AT&T and Time Warner hope to break the cycle of failed mergers
AT&T’s blockbuster bid for Time Warner Inc. might be a boon for investment bankers, lawyers and lobbyists, but it is anyone’s guess whether investors, employees and consumers ultimately would benefit from the combination.
Since the $85.4-billion deal was unveiled last weekend, AT&T Chief Executive Randall Stephenson and Time Warner Inc. Chief Executive Jeffrey Bewkes have extolled the advantages of marrying the nation’s second largest wireless phone provider with a leading entertainment company, which owns such assets as HBO, CNN, TBS, Cartoon Network and the Warner Bros. film and TV studio in Burbank.
AT&T estimated that it could achieve $1 billion in cost savings in three years after buying Time Warner. Stephenson promised the merger would transform media because AT&T would be able to create new subscription and advertising models. Time Warner movies and popular TV shows like “The Big Bang Theory” could be promoted to AT&T cellphone customers.
But some analysts have expressed doubts that such a massive tie-up will pan out the way that Stephenson and Bewkes hope — should the federal regulators allow the two companies to come together. There’s good reason for skepticism: Many mergers fail to live up to the hype.
“Most of them don’t work out,” said Rita Gunther McGrath, a management professor at Columbia Business School. “And the success rates for the big ones are abysmal.”
Problems include challenges integrating disparate business units, conflicts in corporate culture and getting beat by rivals who respond faster to changes in market conditions.
Notable failures include Boston Scientific’s $27-billion purchase in 2006 of Guidant to create a dominant medical device company. It resulted in billions of dollars in write-downs and years of litigation. The 2005 combination of retailers Sears and K-Mart was supposed to strengthen the two chains, but instead they fell further behind and K-Mart has been shuttering stores.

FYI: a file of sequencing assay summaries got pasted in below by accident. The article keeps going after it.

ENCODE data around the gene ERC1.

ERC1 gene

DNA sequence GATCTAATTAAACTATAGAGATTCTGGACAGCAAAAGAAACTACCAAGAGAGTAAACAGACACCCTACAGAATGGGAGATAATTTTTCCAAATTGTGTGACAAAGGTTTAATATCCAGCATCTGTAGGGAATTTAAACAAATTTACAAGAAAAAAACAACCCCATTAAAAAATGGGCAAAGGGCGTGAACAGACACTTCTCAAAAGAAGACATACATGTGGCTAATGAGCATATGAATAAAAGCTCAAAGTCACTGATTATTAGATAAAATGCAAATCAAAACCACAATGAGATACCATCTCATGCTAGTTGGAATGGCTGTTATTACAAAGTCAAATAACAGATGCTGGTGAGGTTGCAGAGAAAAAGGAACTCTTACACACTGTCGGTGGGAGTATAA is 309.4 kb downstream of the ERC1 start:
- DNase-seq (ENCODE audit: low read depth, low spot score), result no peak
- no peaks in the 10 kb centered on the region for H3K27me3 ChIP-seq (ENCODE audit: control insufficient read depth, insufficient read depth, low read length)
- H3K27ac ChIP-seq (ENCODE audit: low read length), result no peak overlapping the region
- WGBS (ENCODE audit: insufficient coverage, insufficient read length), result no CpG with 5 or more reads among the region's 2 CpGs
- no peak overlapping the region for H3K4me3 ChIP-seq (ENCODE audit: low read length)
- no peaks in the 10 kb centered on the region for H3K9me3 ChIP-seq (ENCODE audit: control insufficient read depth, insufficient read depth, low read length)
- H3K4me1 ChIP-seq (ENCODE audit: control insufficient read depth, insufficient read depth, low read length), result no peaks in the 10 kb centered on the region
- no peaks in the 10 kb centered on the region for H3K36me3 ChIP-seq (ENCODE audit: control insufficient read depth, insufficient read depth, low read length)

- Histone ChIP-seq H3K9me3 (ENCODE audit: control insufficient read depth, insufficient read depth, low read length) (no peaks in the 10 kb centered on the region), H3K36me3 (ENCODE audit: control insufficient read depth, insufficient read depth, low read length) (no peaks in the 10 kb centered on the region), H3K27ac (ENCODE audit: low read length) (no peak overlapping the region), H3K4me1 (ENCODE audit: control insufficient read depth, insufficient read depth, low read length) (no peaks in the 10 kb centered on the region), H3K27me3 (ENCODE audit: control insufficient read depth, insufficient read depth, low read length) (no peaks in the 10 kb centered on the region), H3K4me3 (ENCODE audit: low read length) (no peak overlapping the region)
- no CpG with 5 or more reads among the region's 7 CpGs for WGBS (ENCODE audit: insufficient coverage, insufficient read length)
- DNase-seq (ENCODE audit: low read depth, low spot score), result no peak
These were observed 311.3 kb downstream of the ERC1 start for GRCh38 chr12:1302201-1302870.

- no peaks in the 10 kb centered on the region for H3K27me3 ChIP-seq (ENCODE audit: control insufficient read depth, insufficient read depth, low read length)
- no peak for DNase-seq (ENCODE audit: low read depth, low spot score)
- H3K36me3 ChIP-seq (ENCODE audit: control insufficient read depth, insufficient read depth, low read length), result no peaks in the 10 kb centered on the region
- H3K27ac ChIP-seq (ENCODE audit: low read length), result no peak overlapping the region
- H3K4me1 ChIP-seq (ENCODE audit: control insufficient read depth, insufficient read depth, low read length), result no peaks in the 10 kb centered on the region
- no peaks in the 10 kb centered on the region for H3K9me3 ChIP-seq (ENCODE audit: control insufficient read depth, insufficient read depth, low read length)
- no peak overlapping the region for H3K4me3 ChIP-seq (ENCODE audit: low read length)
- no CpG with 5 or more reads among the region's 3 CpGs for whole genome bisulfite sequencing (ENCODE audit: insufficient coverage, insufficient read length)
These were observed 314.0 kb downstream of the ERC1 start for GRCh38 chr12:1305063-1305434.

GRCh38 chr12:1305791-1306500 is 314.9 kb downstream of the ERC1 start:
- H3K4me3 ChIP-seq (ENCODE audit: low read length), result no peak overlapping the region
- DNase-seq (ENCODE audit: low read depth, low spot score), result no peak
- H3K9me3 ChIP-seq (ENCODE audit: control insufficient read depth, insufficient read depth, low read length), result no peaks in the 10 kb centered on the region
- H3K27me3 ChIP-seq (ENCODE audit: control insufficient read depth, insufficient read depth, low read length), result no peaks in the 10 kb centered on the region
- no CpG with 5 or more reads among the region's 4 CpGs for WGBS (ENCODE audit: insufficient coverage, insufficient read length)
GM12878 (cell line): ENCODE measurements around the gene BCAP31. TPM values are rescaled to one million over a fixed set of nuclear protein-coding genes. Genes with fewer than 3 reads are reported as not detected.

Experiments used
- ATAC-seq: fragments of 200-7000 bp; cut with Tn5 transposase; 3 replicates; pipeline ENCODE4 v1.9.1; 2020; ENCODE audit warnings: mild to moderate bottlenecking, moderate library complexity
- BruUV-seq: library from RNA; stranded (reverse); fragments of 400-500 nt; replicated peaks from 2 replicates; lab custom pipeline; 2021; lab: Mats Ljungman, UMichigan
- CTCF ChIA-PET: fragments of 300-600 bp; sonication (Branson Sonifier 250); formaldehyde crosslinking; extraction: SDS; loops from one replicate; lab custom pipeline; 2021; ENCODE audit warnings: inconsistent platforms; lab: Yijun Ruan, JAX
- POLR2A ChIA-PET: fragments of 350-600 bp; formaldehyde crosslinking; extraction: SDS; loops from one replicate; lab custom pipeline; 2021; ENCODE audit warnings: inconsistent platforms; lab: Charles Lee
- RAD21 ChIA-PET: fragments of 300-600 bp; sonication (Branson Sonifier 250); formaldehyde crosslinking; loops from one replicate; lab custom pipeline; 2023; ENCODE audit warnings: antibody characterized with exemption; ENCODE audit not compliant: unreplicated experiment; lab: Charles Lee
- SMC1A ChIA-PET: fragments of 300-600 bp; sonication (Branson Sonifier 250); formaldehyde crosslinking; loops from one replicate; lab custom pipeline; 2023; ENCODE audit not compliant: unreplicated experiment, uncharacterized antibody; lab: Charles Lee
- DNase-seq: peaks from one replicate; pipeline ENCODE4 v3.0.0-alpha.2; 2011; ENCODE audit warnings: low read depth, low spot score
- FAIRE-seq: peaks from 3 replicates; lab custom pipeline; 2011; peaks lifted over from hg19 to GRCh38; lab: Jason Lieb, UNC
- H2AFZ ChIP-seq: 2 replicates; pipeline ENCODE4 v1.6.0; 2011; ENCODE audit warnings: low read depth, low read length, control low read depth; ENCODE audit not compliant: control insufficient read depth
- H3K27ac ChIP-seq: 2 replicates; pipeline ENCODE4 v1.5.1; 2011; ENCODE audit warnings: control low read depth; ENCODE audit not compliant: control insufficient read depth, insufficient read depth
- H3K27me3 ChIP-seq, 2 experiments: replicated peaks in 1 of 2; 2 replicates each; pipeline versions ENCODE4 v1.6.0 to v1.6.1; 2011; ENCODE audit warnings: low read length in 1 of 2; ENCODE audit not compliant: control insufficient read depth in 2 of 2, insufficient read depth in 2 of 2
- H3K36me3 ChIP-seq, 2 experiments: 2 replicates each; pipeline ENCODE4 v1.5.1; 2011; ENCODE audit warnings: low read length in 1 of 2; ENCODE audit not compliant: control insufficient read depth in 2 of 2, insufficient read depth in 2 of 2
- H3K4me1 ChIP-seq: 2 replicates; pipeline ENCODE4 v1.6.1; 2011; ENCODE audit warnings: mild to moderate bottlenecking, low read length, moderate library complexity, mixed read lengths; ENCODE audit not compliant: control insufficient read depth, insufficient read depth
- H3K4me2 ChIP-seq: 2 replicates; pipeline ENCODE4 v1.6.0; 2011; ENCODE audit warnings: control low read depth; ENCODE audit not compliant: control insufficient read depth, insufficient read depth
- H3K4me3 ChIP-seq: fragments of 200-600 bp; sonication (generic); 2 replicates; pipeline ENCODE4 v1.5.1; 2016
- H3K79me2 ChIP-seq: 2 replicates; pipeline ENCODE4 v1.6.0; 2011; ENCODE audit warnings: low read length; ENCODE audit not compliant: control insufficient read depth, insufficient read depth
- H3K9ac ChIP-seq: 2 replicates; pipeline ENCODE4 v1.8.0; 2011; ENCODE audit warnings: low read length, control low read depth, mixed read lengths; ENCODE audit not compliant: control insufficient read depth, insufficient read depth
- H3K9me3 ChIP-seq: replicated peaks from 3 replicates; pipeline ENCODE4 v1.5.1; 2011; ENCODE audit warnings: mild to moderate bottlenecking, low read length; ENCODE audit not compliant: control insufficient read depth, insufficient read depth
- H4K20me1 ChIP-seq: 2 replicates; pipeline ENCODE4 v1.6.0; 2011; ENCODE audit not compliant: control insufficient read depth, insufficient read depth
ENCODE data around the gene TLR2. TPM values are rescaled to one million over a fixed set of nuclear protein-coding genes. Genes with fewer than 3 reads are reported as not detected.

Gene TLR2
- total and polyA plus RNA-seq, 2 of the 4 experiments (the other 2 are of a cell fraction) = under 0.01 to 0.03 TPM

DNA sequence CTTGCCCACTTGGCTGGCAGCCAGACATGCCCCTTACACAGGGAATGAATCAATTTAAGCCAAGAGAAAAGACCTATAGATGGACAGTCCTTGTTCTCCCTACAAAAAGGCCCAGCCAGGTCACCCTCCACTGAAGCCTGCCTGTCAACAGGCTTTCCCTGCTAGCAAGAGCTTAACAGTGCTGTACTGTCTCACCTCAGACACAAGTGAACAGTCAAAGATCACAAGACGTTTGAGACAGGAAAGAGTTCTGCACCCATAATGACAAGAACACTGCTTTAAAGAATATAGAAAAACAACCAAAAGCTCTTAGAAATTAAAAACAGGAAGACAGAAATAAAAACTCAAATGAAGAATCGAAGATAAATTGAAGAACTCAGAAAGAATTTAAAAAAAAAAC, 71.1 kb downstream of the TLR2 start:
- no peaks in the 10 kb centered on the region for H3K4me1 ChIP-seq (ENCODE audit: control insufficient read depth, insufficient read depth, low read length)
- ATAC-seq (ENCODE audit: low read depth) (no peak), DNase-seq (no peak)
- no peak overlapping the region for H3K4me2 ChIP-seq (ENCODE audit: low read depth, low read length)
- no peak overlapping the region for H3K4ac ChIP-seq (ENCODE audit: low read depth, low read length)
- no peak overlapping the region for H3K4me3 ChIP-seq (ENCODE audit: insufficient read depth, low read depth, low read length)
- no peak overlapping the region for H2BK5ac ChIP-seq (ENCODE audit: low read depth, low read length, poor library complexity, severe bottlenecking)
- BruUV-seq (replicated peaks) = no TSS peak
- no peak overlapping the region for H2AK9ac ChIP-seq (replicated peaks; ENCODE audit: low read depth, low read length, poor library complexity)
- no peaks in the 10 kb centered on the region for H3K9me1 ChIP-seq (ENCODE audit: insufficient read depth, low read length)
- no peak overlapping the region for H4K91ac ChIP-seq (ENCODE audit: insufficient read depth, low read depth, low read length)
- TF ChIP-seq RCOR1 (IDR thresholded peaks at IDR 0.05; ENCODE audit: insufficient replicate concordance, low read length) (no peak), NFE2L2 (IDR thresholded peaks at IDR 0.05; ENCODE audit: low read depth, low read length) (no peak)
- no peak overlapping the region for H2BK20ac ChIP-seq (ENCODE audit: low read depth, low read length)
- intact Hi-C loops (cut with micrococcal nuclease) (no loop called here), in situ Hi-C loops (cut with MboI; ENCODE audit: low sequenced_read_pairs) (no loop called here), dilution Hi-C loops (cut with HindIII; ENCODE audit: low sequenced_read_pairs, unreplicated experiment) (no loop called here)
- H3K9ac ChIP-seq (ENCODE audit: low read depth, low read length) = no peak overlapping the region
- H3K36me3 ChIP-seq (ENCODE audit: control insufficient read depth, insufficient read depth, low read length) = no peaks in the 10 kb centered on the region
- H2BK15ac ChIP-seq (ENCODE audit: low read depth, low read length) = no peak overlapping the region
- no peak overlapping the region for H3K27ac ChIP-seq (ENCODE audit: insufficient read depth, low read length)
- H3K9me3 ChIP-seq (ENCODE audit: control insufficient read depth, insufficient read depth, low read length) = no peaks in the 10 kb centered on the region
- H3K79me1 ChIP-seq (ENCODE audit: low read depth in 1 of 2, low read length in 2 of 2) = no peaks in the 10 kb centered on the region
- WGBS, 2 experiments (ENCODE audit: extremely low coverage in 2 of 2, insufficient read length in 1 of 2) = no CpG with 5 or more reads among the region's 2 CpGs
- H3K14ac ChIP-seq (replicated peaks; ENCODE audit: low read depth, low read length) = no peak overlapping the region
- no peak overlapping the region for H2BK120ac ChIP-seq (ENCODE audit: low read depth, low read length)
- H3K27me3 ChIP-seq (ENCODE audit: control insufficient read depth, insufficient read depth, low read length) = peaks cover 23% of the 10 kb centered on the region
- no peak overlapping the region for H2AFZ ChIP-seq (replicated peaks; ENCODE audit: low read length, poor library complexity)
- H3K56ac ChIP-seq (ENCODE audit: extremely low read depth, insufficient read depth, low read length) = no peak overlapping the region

The Quaker Oats Co. bought the hugely popular Snapple tea and fruit drink business for $1.7 billion in 1994. Three years later, following marketing missteps and problems with distributors, Quaker unloaded Snapple to Triarc Cos. for $300 million.
Here’s a look at major mergers in the media space:
AOL-Time Warner for $103.5 billion (2000)
The biggest failure of them all was another deal that involved Time Warner. The deal, announced with great fanfare in January 2000, was billed as the coming of age for the Internet. Although the premise — that the Internet would become a major distribution outlet for entertainment — was correct, AOL turned out to be a weak vehicle. The purchase price, which came at the height of the dot.com boom, was staggering because it was based on AOL’s frothy levels of stock trading.
“The whole thing was built on a house of cards,” McGrath said. “The timing was off, the deal came on the brink of when the stock market bubble was about to burst.”
More than $100 billion in market value evaporated. The result was billions of dollars in write-downs, hundreds of layoffs, an exodus of top executives, destroyed pensions and none of the so-called synergies. Time Warner executives were hostile to their new corporate bosses because they recognized that Time Warner had the stronger businesses, and AOL was weighing down the company. Cultural conflicts were large and small.
AOL management, a couple years into the union, lost credibility amid revelations that AOL had been inflating its advertising revenue, which prompted investigations by the Securities and Exchange Commission and the Department of Justice. AOL lost even more of its luster with the arrival of high-speed Internet access, which was vastly superior to AOL’s dial-up service. Time Warner spun off AOL in late 2009.
Vivendi-Universal for $34 billion (2000)